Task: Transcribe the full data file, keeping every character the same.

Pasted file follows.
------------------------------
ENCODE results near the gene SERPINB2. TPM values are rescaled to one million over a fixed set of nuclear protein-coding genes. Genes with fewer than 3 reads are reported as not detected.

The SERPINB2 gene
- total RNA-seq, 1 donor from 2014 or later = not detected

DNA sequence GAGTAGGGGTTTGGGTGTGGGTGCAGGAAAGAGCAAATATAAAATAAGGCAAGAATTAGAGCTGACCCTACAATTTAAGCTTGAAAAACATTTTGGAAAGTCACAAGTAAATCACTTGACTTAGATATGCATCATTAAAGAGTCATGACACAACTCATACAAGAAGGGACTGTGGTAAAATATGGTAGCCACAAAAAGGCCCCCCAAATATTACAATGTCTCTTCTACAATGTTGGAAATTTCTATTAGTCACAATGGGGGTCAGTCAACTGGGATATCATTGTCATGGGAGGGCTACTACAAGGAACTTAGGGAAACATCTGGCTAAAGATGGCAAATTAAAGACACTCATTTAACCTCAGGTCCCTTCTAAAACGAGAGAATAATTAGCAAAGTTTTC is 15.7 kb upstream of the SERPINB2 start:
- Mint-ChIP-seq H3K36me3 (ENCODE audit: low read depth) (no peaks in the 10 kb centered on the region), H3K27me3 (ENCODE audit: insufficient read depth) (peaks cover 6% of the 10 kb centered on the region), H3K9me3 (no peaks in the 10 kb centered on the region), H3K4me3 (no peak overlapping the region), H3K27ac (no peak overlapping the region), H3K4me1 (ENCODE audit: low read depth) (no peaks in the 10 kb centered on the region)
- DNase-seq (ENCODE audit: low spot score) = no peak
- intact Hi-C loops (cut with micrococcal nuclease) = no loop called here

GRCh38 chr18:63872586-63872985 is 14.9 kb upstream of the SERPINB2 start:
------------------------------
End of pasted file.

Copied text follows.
ENCODE results near the gene SERPINB2. TPM values are rescaled to one million over a fixed set of nuclear protein-coding genes. Genes with fewer than 3 reads are reported as not detected.

The SERPINB2 gene
- total RNA-seq, 1 donor from 2014 or later = not detected

DNA sequence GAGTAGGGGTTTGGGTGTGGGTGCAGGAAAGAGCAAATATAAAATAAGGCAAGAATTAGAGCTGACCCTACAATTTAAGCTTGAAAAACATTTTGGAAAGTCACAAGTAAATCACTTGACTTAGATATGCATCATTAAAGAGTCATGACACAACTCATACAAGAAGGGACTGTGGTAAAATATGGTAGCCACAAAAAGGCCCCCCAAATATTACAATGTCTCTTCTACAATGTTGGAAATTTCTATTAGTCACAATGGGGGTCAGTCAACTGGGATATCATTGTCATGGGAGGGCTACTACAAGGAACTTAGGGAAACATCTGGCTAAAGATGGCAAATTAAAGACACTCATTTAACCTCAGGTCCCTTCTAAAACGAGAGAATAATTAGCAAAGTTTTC is 15.7 kb upstream of the SERPINB2 start:
- Mint-ChIP-seq H3K36me3 (ENCODE audit: low read depth) (no peaks in the 10 kb centered on the region), H3K27me3 (ENCODE audit: insufficient read depth) (peaks cover 6% of the 10 kb centered on the region), H3K9me3 (no peaks in the 10 kb centered on the region), H3K4me3 (no peak overlapping the region), H3K27ac (no peak overlapping the region), H3K4me1 (ENCODE audit: low read depth) (no peaks in the 10 kb centered on the region)
- DNase-seq (ENCODE audit: low spot score) = no peak
- intact Hi-C loops (cut with micrococcal nuclease) = no loop called here

GRCh38 chr18:63872586-63872985 is 14.9 kb upstream of the SERPINB2 start: